So, you want to take the plunge and start using emojis for your email marketing. Great! Here are a few tips we’ve learned from our own email sends to get started:
You don’t have to be on your phone to use emojis—you might actually find it’s easier on your desktop.
Some ESPs are more emoji-friendly than others. MailChimp is one of the few ESPs that even has emoji support for subject lines—but most lack these types of tools. Although you can insert an emoji into a subject line, when a subscriber receives your email, it might not display correctly. If you’re not sure, search out documentation from your ESP or try out a few test sends.
If your attempts to use emojis are failing, try using pictographs instead. These symbols, which can be found in a group in your emoji keyboard, are black and white with simple lines. You’ll find images of an umbrella, snowman, star—they’re not as robust as emojis but they’ll allow you to join in the fun. If you’re on our newsletter list, you probably noticed that we have this limitation. We try to make the best of it! Sign up to see what we’re talking about.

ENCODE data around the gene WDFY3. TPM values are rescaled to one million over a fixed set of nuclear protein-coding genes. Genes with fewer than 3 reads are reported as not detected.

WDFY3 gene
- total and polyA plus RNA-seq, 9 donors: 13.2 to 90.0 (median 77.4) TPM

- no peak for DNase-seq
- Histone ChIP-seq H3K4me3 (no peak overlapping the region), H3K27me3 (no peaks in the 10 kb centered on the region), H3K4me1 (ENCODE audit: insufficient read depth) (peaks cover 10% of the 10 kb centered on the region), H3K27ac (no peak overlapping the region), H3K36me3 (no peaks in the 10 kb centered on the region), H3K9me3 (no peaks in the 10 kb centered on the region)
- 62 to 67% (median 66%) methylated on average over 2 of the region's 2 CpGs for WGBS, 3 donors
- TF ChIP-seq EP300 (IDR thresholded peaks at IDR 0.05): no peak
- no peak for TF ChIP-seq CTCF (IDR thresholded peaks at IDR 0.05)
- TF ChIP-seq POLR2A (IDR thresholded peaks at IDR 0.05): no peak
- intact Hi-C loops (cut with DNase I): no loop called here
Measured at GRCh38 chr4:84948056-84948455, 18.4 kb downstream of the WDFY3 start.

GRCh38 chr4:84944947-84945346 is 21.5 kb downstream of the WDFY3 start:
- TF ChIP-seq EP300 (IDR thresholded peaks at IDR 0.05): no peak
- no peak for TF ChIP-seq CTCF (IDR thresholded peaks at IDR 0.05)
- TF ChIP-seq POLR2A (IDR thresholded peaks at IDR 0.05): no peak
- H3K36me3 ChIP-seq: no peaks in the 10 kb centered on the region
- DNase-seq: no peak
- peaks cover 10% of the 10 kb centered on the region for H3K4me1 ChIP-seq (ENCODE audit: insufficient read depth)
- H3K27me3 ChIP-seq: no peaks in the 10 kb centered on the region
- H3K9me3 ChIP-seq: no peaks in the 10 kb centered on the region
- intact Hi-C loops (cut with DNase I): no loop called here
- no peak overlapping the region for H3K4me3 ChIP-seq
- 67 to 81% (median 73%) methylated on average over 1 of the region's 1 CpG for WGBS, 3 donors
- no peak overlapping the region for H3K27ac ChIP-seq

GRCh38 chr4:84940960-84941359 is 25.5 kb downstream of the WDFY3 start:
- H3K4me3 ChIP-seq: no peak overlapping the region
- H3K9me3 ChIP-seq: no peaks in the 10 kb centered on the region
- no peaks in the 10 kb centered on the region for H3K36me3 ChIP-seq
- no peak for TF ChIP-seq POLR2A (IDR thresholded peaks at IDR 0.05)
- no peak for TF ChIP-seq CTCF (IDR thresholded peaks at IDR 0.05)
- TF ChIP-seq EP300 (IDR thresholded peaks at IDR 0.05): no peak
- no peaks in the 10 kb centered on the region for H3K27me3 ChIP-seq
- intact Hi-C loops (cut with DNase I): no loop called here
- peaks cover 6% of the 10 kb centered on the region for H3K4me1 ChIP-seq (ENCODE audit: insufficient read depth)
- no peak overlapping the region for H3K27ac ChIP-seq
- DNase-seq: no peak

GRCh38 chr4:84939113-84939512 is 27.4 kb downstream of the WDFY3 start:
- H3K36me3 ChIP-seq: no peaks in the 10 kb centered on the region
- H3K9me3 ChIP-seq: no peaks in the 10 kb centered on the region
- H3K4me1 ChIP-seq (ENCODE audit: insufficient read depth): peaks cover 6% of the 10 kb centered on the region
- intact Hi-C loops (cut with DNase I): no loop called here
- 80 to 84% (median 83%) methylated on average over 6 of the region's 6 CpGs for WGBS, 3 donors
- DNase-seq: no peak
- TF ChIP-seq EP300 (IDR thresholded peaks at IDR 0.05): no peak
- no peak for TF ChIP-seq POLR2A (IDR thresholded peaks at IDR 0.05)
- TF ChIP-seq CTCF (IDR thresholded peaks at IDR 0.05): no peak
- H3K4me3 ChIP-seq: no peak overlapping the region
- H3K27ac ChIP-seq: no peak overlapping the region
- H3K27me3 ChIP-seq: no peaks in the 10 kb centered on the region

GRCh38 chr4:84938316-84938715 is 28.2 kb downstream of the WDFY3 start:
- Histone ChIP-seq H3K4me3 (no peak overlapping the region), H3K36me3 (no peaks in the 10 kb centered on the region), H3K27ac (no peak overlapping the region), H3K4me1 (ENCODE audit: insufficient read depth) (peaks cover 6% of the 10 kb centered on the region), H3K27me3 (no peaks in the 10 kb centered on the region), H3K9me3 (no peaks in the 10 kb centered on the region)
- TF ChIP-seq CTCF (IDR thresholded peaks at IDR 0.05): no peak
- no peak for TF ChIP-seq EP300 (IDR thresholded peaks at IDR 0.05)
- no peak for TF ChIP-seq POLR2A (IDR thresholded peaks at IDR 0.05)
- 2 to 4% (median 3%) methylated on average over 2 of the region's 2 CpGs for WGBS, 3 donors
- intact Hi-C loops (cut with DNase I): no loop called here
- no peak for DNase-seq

We’ve done the research on which emojis are most used throughout the year. Referencing Emoji Use in Email Subject Lines will help you narrow down the list of possible emojis—and suggest ones you might not have considered. If you’re dipping your toe into the emoji pond, it’s a necessary read (and the findings will help justify your case to your boss!).
If you’re on a blacklist, emojis will not be seen if they are blocked or their emails won’t get opened if they are not arriving in the inbox.. We’re partial to our own Sender Score tool, and your ESP might have resources in this area as well. No one likes a blocked email!
The same emoji will appear differently across operating systems and devices. Litmus has a great blog post that compares emojis for reference. And—coming soon—Google will be revamping its set of emojis. More complicated emojis could potentially get lost in translation—so review and test with that in mind.
Oh, the eggplant emoji—great for your recipe newsletter about veggies and summer grilling, right? Nope. Your carefully-selected emoji might have a double-entendre or alternate meaning, so enlist feedback from others. It’s a perfect time to introduce yourself to those summer interns.
Your subscribers will let you know if your emojis are well-received by their opens and reads. It will take trial and error—but that’s the fun part! A/B testing can help, as can segmentation of your lists. Because emojis are rather cyclical with the calendar year, you might compile a spreadsheet or document with stats on each emojis used for next year while the data is still fresh in your mind.